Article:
Mr. Garvey had seen him change once before—when Kellen Quinn and Jamie Sommers first came to Hawkes Harbor, Jamie had been pegged as a thief, a bully, and petty hoodlum. He had caught Jamie trying to steal tackle out of this very store.

Then Kellen Quinn left in a sudden hurry—run out of town by the mayor, people said—and Jamie, who was by then working for Grenville Hawkes, was a changed man.

Quiet where he'd been boisterous, soft-spoken and polite where he'd been loudmouthed and rude; the story was he was trying to reform, and Grenville Hawkes was giving him that chance.

Still, there was an intense watchfulness to Jamie in those days; quiet though he was, nothing seemed to slip by him. He'd had a nervous edge under the quiet, like a man in a dangerous situation who couldn't afford slipups.

Then came the shooting. Katie Roddendem had been kidnapped. It seemed so clear he was guilty.... Most people believed it to this day.

And when Jamie came out of the coma induced by three bullets in his body, he was mad as a hatter, crazy, poor guy, and spent months in one hospital after another.

And now that he'd been released from Terrace View Asylum (there hadn't been enough evid

ence to charge him with the kidnapping), he was changed again.

Maybe at one of those places they'd clipped his brain with an ice pick or whatever it was they did to crazy people; Jamie, nervous, unstable, sometimes incoherent, seemed unable to think logically anymore. Most people thought Grenville Hawkes was a saint to give him a home again. No matter how handy Jamie was, few people could have put up with him.

"Okay, Jamie, just tell Mr. Hawkes we're sorry and the new order is on the way. You've got everything now."

Jamie looked over the list one more time. "I'm going to have to come back for the shovel. Mr. Hawkes took the car and I'm walkin'. I can't carry these sacks and the shovel, too."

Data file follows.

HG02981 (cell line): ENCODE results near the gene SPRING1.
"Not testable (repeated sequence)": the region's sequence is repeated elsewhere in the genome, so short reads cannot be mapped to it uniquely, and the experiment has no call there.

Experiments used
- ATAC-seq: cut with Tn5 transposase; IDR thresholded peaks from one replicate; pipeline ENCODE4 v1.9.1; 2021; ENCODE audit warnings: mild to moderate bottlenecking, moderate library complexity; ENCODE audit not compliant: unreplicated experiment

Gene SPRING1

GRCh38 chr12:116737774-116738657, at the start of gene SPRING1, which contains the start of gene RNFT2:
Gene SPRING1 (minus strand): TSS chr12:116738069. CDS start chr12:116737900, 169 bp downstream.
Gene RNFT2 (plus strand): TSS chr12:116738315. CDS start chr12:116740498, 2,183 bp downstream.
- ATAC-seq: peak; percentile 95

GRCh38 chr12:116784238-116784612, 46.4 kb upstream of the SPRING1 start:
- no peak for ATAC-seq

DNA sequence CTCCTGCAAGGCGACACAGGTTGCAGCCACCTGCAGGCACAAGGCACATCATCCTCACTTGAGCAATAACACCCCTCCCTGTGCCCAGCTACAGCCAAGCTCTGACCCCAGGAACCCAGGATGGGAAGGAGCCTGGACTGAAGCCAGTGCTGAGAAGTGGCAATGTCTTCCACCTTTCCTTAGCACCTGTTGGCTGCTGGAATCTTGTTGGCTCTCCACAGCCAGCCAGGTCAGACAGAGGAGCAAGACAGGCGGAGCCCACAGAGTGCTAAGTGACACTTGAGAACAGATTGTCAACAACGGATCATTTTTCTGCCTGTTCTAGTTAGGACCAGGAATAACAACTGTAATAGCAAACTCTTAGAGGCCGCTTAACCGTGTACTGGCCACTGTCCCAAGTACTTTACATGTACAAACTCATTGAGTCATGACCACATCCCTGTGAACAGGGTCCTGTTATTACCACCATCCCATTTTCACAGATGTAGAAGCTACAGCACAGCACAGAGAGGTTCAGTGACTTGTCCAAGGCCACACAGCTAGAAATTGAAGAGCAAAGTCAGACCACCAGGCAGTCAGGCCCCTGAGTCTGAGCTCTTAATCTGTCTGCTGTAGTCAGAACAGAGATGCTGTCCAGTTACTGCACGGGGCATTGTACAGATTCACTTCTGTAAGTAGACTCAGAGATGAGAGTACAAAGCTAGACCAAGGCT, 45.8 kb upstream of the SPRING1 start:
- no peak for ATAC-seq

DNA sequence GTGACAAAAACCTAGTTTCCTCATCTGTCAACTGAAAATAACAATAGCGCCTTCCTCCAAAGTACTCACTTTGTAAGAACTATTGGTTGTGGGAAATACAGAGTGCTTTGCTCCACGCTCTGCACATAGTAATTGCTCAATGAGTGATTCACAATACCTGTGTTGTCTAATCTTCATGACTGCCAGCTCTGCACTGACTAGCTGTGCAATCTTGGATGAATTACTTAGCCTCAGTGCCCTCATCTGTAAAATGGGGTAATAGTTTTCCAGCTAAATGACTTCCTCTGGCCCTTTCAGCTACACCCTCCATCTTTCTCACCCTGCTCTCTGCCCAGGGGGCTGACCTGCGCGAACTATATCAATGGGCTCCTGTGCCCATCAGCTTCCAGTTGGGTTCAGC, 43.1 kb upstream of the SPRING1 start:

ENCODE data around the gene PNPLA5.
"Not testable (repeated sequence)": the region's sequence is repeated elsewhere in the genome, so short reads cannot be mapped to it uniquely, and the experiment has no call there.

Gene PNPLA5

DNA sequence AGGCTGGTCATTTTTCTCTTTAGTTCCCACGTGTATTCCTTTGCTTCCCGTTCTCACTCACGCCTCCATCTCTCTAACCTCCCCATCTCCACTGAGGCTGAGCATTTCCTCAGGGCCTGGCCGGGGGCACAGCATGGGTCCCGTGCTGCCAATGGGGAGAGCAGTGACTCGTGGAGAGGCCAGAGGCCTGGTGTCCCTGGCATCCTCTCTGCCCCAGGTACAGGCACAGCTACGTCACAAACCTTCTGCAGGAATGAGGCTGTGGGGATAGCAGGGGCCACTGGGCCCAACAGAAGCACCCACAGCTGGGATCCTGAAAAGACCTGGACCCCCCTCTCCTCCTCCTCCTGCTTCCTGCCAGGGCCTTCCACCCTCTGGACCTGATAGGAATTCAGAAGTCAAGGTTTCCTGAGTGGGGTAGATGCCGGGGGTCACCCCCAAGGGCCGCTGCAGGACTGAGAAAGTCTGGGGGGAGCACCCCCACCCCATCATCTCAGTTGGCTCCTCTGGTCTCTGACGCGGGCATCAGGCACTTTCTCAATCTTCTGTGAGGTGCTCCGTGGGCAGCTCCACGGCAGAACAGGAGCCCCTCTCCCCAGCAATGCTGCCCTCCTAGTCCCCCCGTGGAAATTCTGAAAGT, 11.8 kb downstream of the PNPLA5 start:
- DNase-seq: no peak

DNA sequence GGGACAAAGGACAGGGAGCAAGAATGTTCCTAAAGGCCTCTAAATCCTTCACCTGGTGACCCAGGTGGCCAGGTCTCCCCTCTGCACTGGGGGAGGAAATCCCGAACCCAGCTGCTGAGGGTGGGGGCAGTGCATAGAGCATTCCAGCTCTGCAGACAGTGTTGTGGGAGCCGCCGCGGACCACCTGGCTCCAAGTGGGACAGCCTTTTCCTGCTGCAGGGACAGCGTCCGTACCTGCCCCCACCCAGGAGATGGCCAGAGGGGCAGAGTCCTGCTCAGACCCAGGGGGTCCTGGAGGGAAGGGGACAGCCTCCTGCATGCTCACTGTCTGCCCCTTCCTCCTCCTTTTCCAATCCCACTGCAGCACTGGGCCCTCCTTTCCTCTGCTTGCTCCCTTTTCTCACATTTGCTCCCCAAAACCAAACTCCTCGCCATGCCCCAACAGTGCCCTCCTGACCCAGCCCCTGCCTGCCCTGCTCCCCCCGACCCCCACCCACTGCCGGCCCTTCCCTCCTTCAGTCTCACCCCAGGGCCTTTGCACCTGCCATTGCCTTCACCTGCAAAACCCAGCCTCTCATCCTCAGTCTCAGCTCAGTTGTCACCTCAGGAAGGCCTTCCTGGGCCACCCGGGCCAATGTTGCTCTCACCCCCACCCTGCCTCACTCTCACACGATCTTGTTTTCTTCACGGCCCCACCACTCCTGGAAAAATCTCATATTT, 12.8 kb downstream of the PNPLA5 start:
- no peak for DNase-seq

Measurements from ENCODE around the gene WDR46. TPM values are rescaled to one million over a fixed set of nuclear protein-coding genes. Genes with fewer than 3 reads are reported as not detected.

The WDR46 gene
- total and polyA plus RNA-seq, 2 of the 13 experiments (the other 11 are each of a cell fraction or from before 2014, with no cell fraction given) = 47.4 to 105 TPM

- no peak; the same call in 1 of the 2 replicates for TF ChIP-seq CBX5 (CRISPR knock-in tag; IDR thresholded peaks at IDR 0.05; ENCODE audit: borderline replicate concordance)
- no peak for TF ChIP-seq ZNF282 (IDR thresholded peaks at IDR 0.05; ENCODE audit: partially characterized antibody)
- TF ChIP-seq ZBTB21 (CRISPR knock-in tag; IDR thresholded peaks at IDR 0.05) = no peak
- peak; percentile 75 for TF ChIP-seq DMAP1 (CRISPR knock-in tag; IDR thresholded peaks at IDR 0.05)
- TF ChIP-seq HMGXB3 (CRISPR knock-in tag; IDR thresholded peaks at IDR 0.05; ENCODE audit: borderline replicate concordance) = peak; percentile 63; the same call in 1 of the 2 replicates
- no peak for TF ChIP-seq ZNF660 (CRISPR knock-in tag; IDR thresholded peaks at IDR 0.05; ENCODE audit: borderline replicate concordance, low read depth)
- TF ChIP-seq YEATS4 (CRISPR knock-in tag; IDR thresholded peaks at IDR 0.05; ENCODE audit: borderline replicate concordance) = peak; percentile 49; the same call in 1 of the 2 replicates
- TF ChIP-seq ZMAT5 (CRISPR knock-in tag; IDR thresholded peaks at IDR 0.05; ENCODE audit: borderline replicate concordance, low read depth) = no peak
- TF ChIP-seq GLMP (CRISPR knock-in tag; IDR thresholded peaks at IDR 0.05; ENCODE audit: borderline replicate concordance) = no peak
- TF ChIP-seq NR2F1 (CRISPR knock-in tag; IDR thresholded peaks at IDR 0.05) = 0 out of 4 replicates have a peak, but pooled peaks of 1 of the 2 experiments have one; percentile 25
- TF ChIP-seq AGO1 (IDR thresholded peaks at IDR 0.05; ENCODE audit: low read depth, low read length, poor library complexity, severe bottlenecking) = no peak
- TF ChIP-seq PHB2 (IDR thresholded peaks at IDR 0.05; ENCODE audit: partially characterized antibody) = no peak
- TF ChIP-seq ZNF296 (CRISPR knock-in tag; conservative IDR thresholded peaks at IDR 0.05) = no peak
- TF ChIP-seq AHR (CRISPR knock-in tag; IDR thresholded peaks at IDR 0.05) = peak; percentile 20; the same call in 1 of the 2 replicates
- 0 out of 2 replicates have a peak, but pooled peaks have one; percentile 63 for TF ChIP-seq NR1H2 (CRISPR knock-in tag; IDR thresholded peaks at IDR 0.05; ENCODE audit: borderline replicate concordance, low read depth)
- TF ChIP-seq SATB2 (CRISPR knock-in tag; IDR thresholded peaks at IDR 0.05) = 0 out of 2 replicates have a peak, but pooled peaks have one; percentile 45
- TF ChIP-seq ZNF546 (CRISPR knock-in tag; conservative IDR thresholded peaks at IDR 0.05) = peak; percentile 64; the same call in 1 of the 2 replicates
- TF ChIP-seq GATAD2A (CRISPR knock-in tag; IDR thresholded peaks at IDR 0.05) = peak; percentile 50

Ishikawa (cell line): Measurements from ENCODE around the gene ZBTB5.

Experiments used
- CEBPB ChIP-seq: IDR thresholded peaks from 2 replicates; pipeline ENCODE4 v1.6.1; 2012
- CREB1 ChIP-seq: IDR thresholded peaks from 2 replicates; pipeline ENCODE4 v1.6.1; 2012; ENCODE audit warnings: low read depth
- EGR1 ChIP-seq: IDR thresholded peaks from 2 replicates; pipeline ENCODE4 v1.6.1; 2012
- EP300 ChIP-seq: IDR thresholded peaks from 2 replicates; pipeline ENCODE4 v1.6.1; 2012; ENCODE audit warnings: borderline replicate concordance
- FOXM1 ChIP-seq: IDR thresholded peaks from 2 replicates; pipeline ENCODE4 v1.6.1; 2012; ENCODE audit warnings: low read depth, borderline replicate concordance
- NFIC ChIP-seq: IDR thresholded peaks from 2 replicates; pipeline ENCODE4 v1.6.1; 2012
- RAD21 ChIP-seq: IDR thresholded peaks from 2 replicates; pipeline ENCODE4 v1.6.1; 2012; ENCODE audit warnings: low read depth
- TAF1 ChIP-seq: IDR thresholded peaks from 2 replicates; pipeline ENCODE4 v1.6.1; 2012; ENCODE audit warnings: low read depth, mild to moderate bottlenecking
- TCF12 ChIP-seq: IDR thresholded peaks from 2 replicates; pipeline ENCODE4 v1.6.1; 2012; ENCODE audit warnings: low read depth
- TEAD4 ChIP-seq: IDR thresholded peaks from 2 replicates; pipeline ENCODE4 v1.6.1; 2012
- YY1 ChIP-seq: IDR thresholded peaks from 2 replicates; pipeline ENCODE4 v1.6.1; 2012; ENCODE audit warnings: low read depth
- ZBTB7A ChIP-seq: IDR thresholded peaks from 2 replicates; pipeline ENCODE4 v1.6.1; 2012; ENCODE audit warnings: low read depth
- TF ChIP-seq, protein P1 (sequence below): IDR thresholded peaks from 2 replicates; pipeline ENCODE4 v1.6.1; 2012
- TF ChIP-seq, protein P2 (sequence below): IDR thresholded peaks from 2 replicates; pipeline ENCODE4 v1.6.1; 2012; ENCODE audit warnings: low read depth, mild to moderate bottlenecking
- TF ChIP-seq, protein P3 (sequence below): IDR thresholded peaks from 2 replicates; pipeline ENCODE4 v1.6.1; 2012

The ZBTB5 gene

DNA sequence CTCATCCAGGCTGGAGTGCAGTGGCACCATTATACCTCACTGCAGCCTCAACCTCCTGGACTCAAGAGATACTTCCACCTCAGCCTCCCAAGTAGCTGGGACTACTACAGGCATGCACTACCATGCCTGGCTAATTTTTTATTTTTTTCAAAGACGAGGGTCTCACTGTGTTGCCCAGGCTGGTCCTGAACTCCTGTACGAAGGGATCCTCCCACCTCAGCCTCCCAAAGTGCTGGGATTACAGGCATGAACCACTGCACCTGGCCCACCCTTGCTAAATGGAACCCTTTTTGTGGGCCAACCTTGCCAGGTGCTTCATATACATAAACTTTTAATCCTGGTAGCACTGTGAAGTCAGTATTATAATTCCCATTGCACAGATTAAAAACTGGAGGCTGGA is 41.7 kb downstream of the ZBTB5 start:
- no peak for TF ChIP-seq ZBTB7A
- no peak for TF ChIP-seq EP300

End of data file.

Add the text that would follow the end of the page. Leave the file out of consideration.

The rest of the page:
He almost sounded like he was rehearsing his excuse.

"All right, Jamie, it's right here whenever you want it, marked paid for. You seem to go through a lot of shovels up at the Hawkes Hall."

Jamie went white. "W-w-w-we're p-p-puttin' in a garden."

He gathered up his two sacks of supplies and left.

Poor nutcase, thought Mr. Garvey. It wasn't even the right time of year to put in a garden. He, for one, didn't believe Jamie had ever kidnapped anyone.

Out on the street, Jamie glanced toward the bank. Grenville had gone to Baltimore this morning but had said he would stop by the bank on the way home.

It would be nice to have a ride. But there was no sign of the black Mercedes.

But there was Katie ... she looked so pretty, the way the sunlight caught her hair ... if she looked this way he'd wave, no, his hands were full... he saw that Mitch was with her, they got into his truck. Jamie sighed and turned away.

Jamie saw the first of the kids, the ones on bicycles, and his stomach turned to ice.

He had meant to be well beyond the school before it let out. If only he hadn't counted everything three times over... if they'd had the right candles...

Jamie took a breath. He'd have to keep going now. If he tried to hide in the Coffee Shoppe until all the kids were gone, he'd be out on the road at twilight.

Of the two dreads, the kids seemed the least horrible. He kept his eyes ahead and kept walking.